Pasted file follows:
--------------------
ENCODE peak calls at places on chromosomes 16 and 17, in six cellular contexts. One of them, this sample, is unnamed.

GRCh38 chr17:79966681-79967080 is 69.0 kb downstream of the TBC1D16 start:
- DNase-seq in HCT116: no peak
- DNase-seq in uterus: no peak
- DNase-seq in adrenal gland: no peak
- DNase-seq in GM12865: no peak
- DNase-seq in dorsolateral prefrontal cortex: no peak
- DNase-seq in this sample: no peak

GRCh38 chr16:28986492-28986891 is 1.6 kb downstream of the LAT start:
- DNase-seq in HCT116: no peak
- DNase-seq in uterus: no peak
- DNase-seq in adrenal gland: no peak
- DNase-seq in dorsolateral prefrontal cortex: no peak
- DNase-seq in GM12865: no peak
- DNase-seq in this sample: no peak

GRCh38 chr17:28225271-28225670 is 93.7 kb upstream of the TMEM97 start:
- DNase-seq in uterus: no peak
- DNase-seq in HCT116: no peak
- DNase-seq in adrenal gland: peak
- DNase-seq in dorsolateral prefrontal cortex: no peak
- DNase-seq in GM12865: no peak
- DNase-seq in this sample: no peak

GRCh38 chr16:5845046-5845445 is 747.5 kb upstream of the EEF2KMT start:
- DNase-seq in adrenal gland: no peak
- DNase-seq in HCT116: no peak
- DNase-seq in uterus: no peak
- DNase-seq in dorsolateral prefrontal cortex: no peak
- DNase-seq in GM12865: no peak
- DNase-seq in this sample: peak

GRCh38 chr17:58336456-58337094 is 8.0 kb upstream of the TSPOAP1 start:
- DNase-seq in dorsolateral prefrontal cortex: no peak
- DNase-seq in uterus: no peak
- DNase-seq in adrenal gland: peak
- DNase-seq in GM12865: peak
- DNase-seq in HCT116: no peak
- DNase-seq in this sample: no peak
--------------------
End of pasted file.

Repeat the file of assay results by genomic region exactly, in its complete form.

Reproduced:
ENCODE peak calls at places on chromosomes 16 and 17, in six cellular contexts. One of them, this sample, is unnamed.

GRCh38 chr17:79966681-79967080 is 69.0 kb downstream of the TBC1D16 start:
- DNase-seq in HCT116: no peak
- DNase-seq in uterus: no peak
- DNase-seq in adrenal gland: no peak
- DNase-seq in GM12865: no peak
- DNase-seq in dorsolateral prefrontal cortex: no peak
- DNase-seq in this sample: no peak

GRCh38 chr16:28986492-28986891 is 1.6 kb downstream of the LAT start:
- DNase-seq in HCT116: no peak
- DNase-seq in uterus: no peak
- DNase-seq in adrenal gland: no peak
- DNase-seq in dorsolateral prefrontal cortex: no peak
- DNase-seq in GM12865: no peak
- DNase-seq in this sample: no peak

GRCh38 chr17:28225271-28225670 is 93.7 kb upstream of the TMEM97 start:
- DNase-seq in uterus: no peak
- DNase-seq in HCT116: no peak
- DNase-seq in adrenal gland: peak
- DNase-seq in dorsolateral prefrontal cortex: no peak
- DNase-seq in GM12865: no peak
- DNase-seq in this sample: no peak

GRCh38 chr16:5845046-5845445 is 747.5 kb upstream of the EEF2KMT start:
- DNase-seq in adrenal gland: no peak
- DNase-seq in HCT116: no peak
- DNase-seq in uterus: no peak
- DNase-seq in dorsolateral prefrontal cortex: no peak
- DNase-seq in GM12865: no peak
- DNase-seq in this sample: peak

GRCh38 chr17:58336456-58337094 is 8.0 kb upstream of the TSPOAP1 start:
- DNase-seq in dorsolateral prefrontal cortex: no peak
- DNase-seq in uterus: no peak
- DNase-seq in adrenal gland: peak
- DNase-seq in GM12865: peak
- DNase-seq in HCT116: no peak
- DNase-seq in this sample: no peak